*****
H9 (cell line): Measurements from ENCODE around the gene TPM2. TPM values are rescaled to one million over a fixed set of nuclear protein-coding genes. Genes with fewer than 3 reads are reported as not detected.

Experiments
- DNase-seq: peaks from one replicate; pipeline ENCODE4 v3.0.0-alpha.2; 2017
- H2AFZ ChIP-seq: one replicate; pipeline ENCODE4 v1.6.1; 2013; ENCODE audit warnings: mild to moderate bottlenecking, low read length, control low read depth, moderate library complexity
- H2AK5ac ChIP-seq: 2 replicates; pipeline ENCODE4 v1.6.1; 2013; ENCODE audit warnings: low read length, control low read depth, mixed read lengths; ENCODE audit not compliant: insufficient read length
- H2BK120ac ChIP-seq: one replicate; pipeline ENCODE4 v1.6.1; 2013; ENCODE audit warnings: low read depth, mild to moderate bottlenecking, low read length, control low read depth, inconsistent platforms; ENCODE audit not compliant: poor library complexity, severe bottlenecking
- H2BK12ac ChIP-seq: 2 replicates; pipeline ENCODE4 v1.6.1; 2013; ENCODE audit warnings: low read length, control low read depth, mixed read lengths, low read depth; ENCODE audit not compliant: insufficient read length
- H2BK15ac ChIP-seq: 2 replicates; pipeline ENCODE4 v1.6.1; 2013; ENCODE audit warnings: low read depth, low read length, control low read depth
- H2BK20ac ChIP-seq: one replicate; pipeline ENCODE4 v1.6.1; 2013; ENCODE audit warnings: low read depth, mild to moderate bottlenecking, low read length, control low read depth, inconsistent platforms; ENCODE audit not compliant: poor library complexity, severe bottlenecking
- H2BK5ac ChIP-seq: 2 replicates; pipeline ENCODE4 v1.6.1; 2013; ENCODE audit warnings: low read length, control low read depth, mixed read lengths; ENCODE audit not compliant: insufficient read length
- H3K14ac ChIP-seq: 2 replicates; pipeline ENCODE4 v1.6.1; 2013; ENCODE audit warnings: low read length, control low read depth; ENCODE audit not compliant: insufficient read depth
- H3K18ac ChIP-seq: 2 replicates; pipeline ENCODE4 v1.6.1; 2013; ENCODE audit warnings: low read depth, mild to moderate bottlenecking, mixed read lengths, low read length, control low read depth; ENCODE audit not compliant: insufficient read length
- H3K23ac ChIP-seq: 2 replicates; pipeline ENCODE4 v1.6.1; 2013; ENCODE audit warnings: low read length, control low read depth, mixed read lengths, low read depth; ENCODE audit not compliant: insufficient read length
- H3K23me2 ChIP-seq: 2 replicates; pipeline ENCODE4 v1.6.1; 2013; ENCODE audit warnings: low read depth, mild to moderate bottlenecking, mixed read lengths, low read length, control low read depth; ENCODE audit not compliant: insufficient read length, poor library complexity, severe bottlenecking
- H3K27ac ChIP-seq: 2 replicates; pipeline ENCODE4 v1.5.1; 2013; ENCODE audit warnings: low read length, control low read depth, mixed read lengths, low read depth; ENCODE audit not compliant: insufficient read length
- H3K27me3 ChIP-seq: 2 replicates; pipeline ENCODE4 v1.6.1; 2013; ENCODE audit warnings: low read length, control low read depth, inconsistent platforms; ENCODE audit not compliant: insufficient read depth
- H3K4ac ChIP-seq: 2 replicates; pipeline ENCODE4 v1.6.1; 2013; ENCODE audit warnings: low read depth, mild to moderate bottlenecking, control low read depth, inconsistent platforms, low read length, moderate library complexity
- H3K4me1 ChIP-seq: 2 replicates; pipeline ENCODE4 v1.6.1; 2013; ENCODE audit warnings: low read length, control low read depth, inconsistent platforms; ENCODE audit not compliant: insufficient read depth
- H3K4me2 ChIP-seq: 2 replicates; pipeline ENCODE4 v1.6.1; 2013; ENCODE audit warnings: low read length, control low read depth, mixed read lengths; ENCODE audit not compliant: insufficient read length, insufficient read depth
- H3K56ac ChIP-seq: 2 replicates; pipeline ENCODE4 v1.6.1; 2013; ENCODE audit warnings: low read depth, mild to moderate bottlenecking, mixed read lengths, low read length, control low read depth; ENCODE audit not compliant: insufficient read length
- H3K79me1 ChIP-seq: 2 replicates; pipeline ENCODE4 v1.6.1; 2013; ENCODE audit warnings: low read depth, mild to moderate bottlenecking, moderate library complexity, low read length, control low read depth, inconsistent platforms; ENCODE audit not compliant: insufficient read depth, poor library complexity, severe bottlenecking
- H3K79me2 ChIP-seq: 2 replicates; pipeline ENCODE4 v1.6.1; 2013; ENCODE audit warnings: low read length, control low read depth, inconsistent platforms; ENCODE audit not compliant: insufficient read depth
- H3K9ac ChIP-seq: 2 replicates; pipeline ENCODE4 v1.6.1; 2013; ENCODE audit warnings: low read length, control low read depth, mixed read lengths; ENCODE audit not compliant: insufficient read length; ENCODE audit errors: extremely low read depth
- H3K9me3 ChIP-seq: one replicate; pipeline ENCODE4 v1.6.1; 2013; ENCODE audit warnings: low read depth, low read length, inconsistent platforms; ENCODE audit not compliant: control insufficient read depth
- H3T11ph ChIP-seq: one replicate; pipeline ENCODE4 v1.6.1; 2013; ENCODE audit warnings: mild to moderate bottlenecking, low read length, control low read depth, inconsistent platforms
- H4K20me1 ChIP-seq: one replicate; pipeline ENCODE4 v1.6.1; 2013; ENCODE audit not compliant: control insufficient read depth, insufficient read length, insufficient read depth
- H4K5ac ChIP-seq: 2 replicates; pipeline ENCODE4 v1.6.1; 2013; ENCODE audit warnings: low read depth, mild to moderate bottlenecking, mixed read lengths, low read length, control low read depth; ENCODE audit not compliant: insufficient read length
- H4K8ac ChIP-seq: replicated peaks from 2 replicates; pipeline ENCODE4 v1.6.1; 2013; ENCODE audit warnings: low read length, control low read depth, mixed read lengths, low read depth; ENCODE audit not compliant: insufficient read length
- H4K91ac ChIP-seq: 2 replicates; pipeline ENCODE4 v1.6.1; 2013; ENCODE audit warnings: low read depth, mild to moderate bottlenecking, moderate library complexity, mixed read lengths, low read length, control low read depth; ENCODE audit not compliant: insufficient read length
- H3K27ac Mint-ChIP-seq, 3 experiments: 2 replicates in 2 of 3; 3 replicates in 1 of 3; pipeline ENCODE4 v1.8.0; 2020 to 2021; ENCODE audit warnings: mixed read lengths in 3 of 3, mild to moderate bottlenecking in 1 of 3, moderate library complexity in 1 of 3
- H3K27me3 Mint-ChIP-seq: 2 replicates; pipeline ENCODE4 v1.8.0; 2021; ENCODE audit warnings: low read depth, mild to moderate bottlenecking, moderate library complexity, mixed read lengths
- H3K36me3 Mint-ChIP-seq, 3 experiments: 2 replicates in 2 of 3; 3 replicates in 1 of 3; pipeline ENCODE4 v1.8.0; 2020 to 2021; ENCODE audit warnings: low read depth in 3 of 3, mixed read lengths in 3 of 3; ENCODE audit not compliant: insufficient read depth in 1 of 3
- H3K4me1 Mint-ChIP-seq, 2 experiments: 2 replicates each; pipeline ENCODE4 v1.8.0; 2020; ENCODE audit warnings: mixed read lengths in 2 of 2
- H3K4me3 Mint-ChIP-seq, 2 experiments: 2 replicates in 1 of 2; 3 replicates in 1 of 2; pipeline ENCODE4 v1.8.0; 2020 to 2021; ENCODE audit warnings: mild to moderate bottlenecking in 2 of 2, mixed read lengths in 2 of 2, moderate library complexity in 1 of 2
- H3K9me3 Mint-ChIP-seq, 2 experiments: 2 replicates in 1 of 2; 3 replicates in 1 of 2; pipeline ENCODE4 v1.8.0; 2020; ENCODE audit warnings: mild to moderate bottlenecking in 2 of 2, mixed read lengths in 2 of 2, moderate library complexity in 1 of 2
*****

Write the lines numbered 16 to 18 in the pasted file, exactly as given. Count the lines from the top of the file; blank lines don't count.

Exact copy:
- H3K27me3 ChIP-seq: 2 replicates; pipeline ENCODE4 v1.6.1; 2013; ENCODE audit warnings: low read length, control low read depth, inconsistent platforms; ENCODE audit not compliant: insufficient read depth
- H3K4ac ChIP-seq: 2 replicates; pipeline ENCODE4 v1.6.1; 2013; ENCODE audit warnings: low read depth, mild to moderate bottlenecking, control low read depth, inconsistent platforms, low read length, moderate library complexity
- H3K4me1 ChIP-seq: 2 replicates; pipeline ENCODE4 v1.6.1; 2013; ENCODE audit warnings: low read length, control low read depth, inconsistent platforms; ENCODE audit not compliant: insufficient read depth